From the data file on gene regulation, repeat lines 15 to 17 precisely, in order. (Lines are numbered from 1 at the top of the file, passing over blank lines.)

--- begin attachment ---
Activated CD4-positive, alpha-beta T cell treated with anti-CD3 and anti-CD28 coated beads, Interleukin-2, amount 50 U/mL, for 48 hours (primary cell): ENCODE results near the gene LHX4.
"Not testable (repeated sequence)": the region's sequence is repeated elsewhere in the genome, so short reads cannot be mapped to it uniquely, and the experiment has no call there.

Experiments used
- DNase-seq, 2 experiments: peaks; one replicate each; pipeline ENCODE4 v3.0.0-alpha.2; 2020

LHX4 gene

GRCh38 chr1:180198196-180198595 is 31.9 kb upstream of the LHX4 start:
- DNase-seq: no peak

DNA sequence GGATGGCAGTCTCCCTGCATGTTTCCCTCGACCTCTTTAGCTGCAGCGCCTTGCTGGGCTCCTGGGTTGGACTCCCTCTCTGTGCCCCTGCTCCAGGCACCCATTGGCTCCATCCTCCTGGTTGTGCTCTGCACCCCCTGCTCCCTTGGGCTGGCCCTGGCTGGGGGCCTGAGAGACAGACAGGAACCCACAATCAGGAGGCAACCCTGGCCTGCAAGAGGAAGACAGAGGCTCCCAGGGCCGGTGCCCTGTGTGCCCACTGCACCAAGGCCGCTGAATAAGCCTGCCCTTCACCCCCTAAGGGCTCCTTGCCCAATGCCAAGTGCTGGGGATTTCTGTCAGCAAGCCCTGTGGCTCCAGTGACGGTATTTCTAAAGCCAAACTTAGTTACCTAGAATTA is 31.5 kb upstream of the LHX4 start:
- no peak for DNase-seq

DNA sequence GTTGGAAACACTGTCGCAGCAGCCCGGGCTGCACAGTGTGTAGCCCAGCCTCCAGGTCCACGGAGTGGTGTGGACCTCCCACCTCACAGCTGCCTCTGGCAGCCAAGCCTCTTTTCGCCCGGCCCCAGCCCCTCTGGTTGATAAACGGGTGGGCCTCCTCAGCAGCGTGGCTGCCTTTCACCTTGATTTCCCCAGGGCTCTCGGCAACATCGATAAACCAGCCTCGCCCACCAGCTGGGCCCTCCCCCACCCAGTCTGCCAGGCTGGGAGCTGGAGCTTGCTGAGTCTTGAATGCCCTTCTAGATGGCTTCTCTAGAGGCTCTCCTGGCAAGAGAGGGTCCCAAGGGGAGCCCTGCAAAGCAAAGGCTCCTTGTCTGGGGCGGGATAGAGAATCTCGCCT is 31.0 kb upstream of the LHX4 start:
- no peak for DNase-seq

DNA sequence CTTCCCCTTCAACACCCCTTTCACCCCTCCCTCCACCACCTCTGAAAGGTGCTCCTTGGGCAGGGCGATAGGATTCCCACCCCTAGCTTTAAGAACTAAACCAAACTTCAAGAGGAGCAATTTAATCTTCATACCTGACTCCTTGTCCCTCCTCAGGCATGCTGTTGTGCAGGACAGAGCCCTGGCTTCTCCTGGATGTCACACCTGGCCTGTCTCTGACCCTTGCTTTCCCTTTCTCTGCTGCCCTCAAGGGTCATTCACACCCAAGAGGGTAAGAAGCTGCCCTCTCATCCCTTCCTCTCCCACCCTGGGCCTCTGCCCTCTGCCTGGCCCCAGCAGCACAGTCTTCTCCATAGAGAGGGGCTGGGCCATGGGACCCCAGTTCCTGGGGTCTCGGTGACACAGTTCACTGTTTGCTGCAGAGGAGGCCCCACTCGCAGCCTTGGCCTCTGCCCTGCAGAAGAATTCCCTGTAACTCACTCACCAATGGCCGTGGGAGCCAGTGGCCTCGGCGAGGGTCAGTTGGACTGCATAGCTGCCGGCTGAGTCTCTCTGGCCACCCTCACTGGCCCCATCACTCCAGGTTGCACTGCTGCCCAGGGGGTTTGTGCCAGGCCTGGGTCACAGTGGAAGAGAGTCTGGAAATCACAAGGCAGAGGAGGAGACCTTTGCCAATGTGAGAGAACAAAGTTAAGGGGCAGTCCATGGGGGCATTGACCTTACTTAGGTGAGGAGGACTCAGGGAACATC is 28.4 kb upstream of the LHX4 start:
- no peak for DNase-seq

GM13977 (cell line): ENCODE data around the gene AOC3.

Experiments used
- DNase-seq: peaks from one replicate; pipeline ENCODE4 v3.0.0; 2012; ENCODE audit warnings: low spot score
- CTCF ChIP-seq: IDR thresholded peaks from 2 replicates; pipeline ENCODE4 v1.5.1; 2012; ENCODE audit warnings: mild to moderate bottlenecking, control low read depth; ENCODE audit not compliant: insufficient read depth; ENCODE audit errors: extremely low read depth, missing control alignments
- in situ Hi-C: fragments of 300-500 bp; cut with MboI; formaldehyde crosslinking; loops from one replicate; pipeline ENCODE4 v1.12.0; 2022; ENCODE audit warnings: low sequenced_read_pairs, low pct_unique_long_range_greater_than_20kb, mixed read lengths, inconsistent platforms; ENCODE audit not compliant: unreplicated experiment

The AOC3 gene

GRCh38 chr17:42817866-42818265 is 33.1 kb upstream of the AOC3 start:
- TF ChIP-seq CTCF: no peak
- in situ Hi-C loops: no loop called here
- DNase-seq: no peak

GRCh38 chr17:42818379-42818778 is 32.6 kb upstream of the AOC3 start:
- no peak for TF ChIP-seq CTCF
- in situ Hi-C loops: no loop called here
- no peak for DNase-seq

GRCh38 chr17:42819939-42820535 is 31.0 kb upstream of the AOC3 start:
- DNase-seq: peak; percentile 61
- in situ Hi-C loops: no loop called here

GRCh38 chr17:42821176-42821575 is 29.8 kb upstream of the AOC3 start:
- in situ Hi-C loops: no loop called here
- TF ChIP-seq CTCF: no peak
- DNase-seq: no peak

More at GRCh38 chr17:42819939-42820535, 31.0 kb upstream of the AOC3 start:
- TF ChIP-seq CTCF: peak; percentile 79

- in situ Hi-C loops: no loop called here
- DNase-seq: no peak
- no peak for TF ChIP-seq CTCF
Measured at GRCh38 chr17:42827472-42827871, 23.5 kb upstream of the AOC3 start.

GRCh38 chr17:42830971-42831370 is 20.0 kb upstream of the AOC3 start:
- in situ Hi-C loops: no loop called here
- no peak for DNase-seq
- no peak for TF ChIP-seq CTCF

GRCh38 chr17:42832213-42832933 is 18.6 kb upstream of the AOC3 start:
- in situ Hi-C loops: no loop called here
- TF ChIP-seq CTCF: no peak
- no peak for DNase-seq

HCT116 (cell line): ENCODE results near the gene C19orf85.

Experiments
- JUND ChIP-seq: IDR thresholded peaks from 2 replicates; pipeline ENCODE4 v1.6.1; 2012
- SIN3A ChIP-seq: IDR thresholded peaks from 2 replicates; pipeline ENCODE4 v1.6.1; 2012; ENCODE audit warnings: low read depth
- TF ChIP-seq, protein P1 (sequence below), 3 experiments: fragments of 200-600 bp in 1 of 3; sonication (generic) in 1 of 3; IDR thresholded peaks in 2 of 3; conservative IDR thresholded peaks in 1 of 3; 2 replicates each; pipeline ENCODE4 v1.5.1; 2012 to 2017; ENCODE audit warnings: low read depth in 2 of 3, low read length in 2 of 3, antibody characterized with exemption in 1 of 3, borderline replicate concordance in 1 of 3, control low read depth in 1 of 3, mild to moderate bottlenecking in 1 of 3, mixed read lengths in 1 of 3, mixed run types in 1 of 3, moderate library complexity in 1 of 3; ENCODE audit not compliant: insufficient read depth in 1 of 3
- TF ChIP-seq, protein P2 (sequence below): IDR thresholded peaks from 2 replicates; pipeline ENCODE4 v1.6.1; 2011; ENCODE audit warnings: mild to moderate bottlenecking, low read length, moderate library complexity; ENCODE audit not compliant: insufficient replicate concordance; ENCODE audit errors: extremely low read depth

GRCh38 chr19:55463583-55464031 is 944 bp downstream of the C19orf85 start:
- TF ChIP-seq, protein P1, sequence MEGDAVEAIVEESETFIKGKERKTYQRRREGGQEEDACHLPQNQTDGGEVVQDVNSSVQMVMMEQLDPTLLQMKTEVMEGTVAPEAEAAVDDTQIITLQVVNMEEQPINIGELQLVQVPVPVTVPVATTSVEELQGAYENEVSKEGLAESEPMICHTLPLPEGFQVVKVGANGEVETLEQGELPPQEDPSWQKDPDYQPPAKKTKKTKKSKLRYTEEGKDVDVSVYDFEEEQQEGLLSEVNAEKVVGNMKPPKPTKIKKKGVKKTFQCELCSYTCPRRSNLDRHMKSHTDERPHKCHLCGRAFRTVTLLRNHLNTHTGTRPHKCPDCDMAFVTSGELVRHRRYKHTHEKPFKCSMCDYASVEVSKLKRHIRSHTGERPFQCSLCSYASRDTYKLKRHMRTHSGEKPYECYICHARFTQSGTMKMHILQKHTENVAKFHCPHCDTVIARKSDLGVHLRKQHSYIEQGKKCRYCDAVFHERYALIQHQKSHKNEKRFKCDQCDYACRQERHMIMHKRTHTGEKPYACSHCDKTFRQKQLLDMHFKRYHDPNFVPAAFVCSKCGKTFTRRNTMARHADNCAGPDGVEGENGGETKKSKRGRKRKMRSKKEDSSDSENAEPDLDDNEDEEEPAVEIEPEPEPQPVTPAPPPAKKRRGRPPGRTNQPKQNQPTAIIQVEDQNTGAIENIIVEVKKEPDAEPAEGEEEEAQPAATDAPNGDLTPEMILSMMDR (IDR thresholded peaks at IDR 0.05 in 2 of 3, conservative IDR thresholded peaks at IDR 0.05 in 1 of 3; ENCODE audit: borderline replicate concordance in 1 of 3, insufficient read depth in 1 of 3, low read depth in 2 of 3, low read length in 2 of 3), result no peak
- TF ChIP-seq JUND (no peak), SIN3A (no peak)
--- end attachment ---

Experiments used
- DNase-seq: peaks from one replicate; pipeline ENCODE4 v3.0.0; 2012; ENCODE audit warnings: low spot score
- CTCF ChIP-seq: IDR thresholded peaks from 2 replicates; pipeline ENCODE4 v1.5.1; 2012; ENCODE audit warnings: mild to moderate bottlenecking, control low read depth; ENCODE audit not compliant: insufficient read depth; ENCODE audit errors: extremely low read depth, missing control alignments